Swamp Cedars in Winter


Is it normal for swamp cedars to get thinner in the winter? We have a row of swamp cedars at the back of our backyard that looks thinner than in the summer/fall (i.e. I can see through them when before I couldn’t) and I’m worried they are dying.


The native white cedar (Thuja occidentalis) is particularly prone to thinning in the lower branches when planted close together. The crowding reduces the sunlight reaching the lower branches, and often lose their foliage. If you’ve ever hiked through a cedar forest, the lower dead branches fool you into thinking an easy hike. However, the pointy dead branches that seem to interlace with one another quickly informs you that it’s not as easy as that!

You do not say that the cedar hedge had been sourced from an actual swamp, nor if the hedge backs onto a ravine or other natural or naturalized area.  Cedars that are actually sourced from a swamp are often thinner than those that have been nursery grown. If growing adjacent to a natural backdrop, such as a forest or even an overgrown field, the trees, shrubs, and plants growing behind the cedar hedge will often provide the fill of green. Once the trees and shrubs lose their leaves, and the plants die down, this opens up the view, and the cedar may appear thinner.

If neither of the above is the case, then some proper maintenance might be called for. Pruning is essential to keep cedar hedges thick and healthy from top to bottom, otherwise, thinning foliage and dying branches from the bottom will happen within a few years of planting. Water also is essential, as cedar are naturally in moist conditions. Fertilization will help with new growth.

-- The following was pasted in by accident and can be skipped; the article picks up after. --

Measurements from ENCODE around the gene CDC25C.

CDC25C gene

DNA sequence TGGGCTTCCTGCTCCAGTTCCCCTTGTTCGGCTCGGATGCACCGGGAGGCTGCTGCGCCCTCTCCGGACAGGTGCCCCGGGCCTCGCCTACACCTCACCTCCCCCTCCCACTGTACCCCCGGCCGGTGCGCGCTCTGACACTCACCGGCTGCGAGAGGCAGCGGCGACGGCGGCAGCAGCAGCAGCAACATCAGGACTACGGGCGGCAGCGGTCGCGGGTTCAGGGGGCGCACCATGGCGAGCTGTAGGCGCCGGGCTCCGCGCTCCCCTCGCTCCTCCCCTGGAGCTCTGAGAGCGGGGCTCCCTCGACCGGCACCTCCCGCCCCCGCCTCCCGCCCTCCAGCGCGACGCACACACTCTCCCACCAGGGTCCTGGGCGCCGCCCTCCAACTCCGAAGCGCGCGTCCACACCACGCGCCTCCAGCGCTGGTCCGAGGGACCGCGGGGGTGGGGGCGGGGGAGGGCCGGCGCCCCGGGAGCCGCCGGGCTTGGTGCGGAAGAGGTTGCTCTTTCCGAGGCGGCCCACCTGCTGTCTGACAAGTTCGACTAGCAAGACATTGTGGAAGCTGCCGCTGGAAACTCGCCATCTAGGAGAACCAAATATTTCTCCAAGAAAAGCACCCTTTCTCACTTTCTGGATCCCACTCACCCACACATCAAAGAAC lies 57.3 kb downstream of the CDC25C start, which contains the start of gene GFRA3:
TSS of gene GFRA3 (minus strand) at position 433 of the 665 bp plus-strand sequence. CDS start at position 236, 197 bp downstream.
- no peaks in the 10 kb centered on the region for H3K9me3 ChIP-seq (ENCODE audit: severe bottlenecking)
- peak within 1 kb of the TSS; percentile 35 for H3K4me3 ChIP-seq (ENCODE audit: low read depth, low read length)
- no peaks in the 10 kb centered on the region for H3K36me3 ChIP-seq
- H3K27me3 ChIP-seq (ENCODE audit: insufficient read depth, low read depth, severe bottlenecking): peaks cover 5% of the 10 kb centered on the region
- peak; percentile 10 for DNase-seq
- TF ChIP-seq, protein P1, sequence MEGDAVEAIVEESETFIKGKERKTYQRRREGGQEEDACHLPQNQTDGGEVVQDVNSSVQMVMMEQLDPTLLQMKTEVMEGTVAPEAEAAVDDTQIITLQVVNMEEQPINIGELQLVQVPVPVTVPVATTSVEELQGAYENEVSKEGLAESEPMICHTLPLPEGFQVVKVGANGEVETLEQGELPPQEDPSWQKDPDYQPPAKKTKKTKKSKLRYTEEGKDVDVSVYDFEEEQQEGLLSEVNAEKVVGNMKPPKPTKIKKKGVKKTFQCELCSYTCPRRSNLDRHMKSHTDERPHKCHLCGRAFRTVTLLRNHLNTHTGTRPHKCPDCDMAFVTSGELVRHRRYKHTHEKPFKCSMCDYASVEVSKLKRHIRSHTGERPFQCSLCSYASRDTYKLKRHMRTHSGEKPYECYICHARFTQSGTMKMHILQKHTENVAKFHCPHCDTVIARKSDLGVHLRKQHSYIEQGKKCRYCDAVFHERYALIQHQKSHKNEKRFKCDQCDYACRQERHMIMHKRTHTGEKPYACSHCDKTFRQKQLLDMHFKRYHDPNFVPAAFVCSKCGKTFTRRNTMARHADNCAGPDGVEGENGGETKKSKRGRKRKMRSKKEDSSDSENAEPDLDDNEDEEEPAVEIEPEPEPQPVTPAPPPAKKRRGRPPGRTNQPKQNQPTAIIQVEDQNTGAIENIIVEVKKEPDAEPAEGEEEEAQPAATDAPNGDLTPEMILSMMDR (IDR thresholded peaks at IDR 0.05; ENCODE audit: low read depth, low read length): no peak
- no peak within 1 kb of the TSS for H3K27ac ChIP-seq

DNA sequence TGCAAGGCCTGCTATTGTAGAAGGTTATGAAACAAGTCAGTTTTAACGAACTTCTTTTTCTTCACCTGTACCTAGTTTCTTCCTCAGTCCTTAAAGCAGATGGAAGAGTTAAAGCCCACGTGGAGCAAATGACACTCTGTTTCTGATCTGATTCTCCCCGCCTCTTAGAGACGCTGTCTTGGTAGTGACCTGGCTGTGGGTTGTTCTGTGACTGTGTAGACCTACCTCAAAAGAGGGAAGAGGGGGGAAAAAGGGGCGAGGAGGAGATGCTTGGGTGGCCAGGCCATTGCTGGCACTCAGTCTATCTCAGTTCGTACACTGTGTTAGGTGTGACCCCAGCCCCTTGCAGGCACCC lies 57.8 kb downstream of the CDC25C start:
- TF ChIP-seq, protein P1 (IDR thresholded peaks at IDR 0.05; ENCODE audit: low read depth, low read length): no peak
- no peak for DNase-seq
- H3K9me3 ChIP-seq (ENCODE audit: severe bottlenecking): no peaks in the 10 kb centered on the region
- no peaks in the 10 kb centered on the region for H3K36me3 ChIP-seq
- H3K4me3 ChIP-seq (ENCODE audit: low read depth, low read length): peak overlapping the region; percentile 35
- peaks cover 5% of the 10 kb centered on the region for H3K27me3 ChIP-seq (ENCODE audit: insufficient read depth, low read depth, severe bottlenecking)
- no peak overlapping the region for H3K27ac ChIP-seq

Within a year or so of planting, light pruning should be done when the new growth is visible either each spring, or at the very least, every other spring. It helps the new growth stay closer to the trunk, rather than reaching out to find the sun.

Deep watering also is essential. This means a soaking each week – to about 2.5 cm when you stick your finger in the soil to see that it is wet. Some people use trickle hoses to soak the base of the tree, rather than sprinklers, which gets everything wet. To maintain moisture longer, a good mulching around the base of the hedge will help. To a depth of about 10 cm, be sure the mulch does not touch the trunks. That can encourage disease.

Fertilizing is best done between the end of April and the end of June.  This is the ideal period where the hedge will grow the most.  Most evergreen tree and shrub fertilizers are high in nitrogen that encourages growth of foliage.  The most common fertilizer for your cedar hedge is (18-4-8) and can be purchased at most garden centres or big box home improvement stores. On the growing branches, some lateral growth in the coming spring, may fill in the gaps you can see from your side of the hedge.

Over the next few years, with regular watering, fertilizing and proper shearing in early summer, the hedge should thicken and hide the bare areas to some degree.